Glenn Moore @ Pleasance Courtyard
A truthful and deftly structured hour from 2018 Edinburgh Comedy Award nominee Glenn Moore
Part of the fun of Glenn Moore’s comedy – and there’s a lot to be had here – is trying to unravel and unpack what is real and what isn’t. Straight out the gate, Moore lets the audience know that nothing he says is to be trusted. What follows is an hour of complex, complicated and joyfully stupid jokes that, ironically, conceal a deeper, more truthful meaning.
In the past, Moore was a newsreader. He tells us that journalism always appealed to him for the simple fact that, well, it exclusively dealt in facts. This is an ideal job for someone such as Moore, someone who prefers to resist expressing any of his actual opinions. It’s just easier to deal in fact, he tells us, because then you never run the risk of upsetting or annoying anyone.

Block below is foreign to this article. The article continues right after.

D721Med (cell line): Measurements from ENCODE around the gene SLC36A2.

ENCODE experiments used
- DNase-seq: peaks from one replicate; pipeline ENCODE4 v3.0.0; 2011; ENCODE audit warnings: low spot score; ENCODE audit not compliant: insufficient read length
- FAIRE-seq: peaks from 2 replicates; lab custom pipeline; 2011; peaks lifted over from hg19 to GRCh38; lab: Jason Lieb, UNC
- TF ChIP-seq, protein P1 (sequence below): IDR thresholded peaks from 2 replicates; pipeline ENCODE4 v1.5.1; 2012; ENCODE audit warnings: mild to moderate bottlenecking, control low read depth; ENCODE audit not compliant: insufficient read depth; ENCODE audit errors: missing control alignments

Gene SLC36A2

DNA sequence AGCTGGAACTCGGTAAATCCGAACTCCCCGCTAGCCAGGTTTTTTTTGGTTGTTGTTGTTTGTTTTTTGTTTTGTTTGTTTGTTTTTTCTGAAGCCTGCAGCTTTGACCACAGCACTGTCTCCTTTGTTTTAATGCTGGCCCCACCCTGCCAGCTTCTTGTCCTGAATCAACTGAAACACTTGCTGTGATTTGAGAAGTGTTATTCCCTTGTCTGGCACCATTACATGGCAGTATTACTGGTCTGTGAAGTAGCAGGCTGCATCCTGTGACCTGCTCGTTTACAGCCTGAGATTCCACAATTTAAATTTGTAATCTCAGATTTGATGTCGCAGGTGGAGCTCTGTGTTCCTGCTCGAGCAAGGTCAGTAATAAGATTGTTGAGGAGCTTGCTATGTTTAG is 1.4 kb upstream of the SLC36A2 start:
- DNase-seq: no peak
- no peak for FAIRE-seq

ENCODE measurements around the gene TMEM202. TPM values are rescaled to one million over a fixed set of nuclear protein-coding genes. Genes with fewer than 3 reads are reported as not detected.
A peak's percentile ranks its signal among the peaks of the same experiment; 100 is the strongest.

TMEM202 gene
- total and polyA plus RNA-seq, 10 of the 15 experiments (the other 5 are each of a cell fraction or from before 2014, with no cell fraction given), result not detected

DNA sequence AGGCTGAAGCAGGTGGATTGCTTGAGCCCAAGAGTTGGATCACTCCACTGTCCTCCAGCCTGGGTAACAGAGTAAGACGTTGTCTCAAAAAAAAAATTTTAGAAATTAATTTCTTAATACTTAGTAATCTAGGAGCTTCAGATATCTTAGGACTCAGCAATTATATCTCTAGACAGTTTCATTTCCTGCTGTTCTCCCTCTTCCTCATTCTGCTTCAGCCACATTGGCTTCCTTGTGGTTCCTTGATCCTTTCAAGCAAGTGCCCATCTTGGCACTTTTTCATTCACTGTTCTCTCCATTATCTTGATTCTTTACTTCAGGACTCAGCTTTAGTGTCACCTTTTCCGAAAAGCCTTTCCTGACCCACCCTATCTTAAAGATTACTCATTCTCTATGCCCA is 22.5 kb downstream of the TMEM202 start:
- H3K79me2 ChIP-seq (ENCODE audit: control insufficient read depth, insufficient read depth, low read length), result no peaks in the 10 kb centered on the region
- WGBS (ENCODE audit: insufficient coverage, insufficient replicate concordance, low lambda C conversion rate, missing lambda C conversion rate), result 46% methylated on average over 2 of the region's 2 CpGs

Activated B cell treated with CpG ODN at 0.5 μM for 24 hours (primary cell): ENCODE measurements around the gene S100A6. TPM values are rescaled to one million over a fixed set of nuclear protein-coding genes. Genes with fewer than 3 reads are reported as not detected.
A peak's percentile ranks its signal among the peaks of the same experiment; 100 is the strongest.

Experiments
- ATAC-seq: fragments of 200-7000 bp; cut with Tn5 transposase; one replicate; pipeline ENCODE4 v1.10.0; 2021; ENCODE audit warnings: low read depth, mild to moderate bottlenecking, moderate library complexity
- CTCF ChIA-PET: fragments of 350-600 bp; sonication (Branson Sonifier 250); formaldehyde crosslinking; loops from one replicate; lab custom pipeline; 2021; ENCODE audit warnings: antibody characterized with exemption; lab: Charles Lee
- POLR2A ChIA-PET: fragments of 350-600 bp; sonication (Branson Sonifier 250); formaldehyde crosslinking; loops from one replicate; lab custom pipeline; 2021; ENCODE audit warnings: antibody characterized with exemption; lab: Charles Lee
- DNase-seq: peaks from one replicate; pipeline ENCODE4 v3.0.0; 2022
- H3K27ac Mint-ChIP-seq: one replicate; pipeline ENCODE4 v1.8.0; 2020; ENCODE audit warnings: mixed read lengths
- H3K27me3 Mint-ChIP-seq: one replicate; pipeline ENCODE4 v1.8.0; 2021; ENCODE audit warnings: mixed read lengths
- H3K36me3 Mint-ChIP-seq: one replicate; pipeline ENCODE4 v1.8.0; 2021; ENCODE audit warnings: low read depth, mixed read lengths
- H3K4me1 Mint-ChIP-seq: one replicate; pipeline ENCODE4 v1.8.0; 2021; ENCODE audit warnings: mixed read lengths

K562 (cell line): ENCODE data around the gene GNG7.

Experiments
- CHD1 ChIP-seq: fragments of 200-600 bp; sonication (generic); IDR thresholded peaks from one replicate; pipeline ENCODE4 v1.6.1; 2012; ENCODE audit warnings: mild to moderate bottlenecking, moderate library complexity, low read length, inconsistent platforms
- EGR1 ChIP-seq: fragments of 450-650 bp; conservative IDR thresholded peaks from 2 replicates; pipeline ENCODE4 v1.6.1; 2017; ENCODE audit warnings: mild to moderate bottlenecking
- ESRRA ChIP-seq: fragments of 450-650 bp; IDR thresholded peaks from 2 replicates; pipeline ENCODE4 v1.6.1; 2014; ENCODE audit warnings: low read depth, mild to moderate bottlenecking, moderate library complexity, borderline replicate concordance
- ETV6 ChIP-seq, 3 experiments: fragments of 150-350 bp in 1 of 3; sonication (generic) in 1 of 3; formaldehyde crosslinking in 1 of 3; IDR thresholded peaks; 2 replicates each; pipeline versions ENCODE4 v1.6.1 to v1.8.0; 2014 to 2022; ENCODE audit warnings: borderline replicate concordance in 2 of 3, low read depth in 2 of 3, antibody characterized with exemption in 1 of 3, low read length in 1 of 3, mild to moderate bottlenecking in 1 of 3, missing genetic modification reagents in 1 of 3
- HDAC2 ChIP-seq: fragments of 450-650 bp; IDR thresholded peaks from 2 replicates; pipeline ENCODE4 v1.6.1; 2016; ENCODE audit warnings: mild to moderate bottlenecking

This obviously isn’t true; if you resist expressing how you really feel then you run the very prescient risk of being emotionally unavailable. As he becomes louder, brasher and increasingly frantic he manages to give the impression of a child discovering an uncomfortable truth without ever coming off as pathetic or brattish.
Love Don’t Live Here Glenny Moore is a deftly structured piece of comedy steeped in an endless amount of clever, silly metaphors and jokes that is just weird enough to baffle you, but just real enough to relate to.
Glenn Moore: Love Don't Live Here Glenny Moore, Pleasance Courtyard (Cabaret Bar), until 25 Aug, 4pm, £9-11